A delicate ecosystem has developed here, and Highgate is now listed as Grade 1 in the English Heritage Register of Parks and Gardens of Special Historic Interest in England, but the landscaping and restoration projects have a long way to go, as they subsist on donations and volunteer work, and many areas are still in danger of cave-ins or too overgrown to explore without a machete. Which is not an option, since all the flora and fauna are protected.
Wombwell’s Travelling Menagerie toured the Victorian British Fairs with its fifteen wagons of exotic animals and a brass band. Wombwell bought lions, elephants, giraffes, hyenas, a gorilla, llamas, ocelots, panthers, kangaroos, wildcats, tigers, zebras, monkeys and even a rhino (“the real unicorn of scripture”) from merchant ships that travelled to Africa, Australia and South America. He bred many animals, amongst them the first lion born in captivity in Britain, whom he named William after William Wallace and had trained for lion-baiting, where the animal would fight packs of dogs.
His other famous lion, Nero, was by contrast a very docile creature. So much so that many Victorian children enjoyed riding it at the fairs.
Wombwell’s menagerie enjoyed such popularity that he was invited to perform for the Queen on no less than three occasions and Prince Albert summoned him when the Royal dogs kept inexplicably dying. Wombwell found the cause (poisoned water) and as payment he requested some oak timber from the Royal George, a vessel recently salvaged, to make himself a coffin.
The forest of trees and marble gravestones is so tightly knit that one can never see too far. Coupled with the fact that it covers a steep hill, Highgate feels like a much bigger place than it really is, and it would be very easy to get lost here if you leave the main road.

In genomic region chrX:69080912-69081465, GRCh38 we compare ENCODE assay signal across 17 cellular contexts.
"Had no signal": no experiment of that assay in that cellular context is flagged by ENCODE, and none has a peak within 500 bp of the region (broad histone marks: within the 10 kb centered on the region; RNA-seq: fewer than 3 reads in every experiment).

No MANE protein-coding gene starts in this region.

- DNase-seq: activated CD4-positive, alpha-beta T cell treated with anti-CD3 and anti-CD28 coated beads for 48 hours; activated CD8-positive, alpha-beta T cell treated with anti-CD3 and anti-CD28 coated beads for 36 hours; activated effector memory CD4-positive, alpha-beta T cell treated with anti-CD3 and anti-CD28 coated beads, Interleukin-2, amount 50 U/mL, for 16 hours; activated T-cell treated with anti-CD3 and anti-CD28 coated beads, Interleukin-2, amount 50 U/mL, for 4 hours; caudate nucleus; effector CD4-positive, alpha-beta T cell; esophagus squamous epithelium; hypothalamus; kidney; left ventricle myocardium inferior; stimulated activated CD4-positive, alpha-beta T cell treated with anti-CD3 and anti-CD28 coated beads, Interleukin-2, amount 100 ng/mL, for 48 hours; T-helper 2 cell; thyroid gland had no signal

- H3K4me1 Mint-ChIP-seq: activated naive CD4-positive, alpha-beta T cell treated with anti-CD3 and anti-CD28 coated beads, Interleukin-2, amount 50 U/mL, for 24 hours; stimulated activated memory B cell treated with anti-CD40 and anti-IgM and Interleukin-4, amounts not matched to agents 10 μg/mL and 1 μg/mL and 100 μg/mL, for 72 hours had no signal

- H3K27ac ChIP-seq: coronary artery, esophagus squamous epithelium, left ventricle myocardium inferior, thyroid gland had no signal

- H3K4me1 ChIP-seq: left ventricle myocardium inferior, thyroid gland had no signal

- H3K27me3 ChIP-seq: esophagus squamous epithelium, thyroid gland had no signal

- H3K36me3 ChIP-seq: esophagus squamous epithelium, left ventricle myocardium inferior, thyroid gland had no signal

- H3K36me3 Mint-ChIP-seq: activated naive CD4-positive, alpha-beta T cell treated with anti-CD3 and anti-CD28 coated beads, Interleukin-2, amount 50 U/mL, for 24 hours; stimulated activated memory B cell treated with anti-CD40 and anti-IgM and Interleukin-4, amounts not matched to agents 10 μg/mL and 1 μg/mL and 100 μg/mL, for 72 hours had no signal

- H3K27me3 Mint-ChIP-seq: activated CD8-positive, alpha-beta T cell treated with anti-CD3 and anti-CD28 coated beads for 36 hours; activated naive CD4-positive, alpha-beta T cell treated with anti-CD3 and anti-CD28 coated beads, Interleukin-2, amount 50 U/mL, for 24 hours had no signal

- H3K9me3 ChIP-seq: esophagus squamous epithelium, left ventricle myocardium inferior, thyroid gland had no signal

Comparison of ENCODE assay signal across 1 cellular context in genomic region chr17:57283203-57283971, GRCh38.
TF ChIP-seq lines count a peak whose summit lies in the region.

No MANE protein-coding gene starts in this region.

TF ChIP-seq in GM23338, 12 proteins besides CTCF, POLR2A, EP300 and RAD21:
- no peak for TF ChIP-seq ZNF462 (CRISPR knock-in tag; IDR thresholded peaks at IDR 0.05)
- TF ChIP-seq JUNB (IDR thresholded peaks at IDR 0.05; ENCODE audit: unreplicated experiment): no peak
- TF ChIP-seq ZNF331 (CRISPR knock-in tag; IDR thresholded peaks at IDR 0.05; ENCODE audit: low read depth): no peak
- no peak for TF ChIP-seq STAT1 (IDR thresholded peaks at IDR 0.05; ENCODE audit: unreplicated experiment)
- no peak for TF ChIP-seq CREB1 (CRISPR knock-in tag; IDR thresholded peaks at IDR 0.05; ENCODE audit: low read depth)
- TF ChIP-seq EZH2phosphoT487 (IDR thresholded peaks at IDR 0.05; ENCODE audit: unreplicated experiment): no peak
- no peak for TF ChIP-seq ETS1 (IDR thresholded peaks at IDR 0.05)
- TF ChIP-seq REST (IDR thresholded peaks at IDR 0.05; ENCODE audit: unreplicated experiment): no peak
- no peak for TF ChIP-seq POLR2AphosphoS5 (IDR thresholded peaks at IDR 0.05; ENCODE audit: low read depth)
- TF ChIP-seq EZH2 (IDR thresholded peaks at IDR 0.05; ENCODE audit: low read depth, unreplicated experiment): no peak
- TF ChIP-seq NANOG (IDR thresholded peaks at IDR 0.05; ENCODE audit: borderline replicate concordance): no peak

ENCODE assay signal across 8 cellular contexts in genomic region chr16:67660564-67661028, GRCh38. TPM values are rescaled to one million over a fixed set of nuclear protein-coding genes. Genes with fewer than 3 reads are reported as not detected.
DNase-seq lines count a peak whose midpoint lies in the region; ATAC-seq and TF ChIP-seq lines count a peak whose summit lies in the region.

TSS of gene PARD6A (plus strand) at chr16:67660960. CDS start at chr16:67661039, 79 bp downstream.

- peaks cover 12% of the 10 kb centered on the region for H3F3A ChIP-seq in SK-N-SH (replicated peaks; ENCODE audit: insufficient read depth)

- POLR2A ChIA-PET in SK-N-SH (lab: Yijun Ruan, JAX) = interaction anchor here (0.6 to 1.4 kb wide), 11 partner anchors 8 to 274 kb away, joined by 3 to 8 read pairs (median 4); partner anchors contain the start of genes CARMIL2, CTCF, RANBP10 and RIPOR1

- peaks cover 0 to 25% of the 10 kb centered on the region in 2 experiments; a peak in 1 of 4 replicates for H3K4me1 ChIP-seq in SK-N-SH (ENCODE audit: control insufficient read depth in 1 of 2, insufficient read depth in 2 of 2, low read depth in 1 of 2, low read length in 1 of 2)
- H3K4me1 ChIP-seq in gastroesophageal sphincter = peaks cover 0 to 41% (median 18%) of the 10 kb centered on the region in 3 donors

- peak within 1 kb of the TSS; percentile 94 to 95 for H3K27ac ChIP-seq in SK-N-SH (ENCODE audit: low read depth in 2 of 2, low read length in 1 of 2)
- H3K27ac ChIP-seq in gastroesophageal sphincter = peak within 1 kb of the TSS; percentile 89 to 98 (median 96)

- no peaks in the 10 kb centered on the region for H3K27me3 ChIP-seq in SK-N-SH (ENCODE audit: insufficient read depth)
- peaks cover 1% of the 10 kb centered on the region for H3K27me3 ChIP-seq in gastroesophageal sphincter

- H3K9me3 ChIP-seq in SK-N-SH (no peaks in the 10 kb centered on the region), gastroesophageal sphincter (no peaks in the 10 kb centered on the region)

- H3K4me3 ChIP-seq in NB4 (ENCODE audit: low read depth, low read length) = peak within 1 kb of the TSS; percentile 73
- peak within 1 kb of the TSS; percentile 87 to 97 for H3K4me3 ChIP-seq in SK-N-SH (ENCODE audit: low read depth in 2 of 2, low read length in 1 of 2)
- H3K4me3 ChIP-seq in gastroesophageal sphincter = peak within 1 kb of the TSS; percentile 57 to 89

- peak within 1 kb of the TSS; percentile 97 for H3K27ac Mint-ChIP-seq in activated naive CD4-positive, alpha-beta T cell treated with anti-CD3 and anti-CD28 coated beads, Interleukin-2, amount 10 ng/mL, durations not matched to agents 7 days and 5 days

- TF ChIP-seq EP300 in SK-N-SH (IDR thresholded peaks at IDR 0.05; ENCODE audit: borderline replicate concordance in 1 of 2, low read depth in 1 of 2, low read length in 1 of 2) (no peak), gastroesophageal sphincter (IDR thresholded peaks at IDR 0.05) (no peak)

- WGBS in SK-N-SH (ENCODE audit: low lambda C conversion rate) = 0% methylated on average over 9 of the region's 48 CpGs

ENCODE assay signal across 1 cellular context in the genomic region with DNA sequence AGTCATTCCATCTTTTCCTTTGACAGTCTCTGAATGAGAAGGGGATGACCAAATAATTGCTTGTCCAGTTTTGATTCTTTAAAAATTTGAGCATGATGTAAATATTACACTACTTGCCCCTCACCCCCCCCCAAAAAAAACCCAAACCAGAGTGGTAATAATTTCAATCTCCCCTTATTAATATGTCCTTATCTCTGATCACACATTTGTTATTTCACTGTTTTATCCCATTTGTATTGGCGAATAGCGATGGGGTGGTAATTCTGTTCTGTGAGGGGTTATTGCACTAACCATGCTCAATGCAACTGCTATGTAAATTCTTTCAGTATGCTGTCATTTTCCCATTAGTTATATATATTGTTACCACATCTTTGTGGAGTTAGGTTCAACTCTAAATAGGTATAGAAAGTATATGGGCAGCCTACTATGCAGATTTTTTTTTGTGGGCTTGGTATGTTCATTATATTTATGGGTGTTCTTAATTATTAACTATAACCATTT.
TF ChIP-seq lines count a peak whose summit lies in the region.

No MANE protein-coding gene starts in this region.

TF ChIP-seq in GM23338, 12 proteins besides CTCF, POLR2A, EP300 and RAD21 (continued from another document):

Our guide stopped by an expensive-looking grave guarded by a marble mastiff and he described its occupant as the David Beckham of his day. More than 100,000 people gathered for his funeral. His loyal dog, Lion, officiated as chief mourner.
Tom Sayers was a pugilist who won all his fights but one and retired a champion. He was such a popular hero that, on his retirement, £3,000 was collected amongst his fans, allowing him to become a publican for the rest of his life. But diabetes, tuberculosis and heavy drinking took him at the age of thirty nine.
A true celebrity of his time, Sayers is all but forgotten today.
The catacombs, despite their name, are not underground. But they posses a gloomy, dusty, rarefied air that makes them the most unsettling place on the entire tour. A temporary storage space, although it became permanent for many, this honeycomb of niches makes no effort to disguise or embellish its purpose. Because the ceiling is vaulted, the spaces at the top are smaller and were often used for children. Here we were told the sad and rather perplexing story of a forgotten, nameless wife left behind. This lady and her husband’s coffins were placed in the catacombs at some point, awaiting transport to their permanent resting place but, when the time came, only the husband was taken. There is no record of where he went or what their names are, so she remained at Highgate. One can easily picture her melancholic spectre, waiting patiently like a lonely passenger on a deserted station.